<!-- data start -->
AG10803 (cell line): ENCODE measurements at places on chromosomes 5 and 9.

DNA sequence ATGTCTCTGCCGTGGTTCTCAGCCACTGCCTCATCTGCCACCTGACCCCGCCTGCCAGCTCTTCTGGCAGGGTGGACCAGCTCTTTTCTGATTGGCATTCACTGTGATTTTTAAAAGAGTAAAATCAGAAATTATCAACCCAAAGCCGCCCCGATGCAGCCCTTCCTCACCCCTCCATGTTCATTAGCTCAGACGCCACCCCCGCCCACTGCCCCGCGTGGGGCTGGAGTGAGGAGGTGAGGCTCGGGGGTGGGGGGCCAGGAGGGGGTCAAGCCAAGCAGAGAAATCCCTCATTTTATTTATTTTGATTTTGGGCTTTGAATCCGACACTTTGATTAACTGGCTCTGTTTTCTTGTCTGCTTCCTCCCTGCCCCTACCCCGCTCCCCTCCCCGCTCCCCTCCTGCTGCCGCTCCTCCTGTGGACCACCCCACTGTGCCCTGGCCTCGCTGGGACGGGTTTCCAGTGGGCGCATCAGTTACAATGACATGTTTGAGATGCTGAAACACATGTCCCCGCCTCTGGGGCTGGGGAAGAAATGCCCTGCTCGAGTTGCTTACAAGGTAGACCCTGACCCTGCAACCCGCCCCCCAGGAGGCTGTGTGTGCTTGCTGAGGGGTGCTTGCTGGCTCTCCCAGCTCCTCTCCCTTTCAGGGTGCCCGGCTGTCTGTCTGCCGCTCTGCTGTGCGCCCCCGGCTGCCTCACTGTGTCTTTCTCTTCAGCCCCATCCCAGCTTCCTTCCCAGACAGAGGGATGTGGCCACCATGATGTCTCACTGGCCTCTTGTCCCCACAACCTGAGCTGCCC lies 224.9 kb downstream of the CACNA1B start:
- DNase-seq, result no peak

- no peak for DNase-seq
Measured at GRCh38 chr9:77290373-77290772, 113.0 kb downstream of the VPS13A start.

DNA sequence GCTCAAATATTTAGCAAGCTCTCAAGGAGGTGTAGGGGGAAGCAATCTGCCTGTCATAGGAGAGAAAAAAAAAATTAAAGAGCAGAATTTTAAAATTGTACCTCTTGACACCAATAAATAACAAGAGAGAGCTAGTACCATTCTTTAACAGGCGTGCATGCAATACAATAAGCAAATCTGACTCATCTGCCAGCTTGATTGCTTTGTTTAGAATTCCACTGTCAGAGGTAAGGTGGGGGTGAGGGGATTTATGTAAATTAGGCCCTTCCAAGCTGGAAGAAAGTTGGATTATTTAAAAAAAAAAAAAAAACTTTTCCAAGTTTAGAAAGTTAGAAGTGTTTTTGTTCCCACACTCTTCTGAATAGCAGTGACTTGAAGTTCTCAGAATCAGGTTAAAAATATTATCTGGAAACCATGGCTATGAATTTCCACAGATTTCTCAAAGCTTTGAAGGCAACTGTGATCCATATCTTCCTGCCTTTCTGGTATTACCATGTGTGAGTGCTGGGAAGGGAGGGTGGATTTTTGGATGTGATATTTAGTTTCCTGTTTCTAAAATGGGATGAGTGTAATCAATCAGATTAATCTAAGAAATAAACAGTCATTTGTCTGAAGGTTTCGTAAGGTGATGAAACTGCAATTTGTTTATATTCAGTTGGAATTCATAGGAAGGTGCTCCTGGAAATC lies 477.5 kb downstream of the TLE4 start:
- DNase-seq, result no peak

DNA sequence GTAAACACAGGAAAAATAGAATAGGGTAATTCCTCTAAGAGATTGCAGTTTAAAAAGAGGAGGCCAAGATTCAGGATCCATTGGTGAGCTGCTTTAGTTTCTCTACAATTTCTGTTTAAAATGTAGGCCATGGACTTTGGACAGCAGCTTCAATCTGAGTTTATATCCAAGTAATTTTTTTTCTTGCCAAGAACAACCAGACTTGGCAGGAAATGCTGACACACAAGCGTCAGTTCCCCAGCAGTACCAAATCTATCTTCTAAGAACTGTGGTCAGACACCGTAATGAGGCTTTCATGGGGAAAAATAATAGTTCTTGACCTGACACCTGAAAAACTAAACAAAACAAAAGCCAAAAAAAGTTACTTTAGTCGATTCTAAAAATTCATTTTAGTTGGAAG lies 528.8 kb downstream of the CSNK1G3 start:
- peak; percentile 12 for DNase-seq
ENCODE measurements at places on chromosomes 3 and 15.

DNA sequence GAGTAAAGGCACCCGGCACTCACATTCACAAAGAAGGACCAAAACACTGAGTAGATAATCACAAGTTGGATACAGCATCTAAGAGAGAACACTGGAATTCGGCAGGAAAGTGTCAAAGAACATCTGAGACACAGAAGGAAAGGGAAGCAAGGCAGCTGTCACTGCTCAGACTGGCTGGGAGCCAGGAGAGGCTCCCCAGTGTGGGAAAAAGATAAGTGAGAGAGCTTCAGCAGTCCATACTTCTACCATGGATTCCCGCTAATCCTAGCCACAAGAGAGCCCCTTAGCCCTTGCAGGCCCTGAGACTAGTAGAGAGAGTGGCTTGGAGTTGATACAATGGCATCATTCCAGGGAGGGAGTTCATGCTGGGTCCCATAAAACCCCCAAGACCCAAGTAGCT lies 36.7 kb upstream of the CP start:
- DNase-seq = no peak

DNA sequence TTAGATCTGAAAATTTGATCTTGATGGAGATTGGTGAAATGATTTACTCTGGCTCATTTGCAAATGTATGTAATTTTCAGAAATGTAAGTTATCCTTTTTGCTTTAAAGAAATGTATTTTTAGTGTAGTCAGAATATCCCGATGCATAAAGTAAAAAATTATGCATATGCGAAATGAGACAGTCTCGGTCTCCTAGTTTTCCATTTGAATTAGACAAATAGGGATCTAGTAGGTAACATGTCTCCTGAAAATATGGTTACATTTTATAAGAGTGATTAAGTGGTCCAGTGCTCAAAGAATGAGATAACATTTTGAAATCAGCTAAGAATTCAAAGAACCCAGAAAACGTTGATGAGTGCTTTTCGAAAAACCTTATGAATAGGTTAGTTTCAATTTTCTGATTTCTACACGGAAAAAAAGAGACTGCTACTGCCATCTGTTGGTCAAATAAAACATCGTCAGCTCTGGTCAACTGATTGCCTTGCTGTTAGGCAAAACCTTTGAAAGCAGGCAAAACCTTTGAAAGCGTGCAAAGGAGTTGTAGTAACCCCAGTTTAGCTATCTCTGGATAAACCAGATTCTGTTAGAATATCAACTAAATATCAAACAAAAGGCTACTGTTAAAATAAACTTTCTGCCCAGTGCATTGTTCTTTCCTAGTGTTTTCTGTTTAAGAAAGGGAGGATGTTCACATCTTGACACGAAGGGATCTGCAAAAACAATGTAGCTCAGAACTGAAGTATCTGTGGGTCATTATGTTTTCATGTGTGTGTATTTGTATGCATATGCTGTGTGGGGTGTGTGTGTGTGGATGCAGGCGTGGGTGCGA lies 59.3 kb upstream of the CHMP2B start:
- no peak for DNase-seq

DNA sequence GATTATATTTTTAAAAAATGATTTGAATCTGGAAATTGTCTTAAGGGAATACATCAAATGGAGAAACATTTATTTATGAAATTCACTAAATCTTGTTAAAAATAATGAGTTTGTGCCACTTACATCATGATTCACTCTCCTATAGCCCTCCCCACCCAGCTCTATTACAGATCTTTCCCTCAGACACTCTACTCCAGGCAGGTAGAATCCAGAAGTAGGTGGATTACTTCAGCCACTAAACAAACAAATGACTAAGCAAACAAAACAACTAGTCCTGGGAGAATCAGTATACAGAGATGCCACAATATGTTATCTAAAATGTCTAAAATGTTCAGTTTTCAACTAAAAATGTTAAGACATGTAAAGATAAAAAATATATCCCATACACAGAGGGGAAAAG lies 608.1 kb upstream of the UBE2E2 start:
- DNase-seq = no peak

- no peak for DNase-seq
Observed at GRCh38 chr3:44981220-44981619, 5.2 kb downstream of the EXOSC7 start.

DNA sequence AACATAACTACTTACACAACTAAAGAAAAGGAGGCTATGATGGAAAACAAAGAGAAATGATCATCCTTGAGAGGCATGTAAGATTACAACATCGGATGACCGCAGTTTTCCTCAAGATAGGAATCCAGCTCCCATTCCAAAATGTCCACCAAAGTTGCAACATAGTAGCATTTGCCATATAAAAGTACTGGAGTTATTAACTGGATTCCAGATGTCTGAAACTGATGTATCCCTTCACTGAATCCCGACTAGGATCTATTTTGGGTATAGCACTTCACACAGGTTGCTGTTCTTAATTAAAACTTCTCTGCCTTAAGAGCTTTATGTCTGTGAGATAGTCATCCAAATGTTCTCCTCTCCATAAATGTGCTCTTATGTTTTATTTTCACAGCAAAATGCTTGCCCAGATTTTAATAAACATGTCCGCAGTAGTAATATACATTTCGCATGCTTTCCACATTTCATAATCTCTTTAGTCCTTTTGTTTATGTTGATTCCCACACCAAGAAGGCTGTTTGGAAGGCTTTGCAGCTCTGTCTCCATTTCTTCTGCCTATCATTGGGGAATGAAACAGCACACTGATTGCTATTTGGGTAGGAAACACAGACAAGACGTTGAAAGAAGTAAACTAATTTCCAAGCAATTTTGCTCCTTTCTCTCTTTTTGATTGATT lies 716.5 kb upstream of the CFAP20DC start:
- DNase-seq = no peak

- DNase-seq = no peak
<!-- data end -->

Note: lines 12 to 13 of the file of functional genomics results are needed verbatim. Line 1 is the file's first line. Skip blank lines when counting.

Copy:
- DNase-seq = no peak

DNA sequence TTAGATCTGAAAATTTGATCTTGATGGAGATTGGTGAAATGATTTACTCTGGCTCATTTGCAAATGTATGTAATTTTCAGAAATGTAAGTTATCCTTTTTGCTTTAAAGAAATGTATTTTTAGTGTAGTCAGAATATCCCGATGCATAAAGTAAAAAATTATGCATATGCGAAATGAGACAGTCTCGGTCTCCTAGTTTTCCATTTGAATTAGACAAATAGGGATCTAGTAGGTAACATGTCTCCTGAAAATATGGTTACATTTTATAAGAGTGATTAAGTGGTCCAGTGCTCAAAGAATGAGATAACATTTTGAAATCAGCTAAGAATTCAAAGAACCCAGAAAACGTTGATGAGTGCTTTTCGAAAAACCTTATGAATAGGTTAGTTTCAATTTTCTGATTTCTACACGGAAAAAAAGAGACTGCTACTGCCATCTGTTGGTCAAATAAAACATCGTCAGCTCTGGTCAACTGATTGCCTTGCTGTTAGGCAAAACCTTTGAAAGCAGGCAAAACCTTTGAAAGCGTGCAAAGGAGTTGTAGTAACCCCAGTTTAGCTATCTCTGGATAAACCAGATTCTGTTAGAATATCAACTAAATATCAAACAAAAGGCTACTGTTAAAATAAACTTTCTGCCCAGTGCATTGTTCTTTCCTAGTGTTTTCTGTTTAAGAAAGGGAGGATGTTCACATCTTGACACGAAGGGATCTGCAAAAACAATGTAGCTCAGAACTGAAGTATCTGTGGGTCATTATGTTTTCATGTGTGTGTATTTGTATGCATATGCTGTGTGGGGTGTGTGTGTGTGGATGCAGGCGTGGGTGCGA lies 59.3 kb upstream of the CHMP2B start: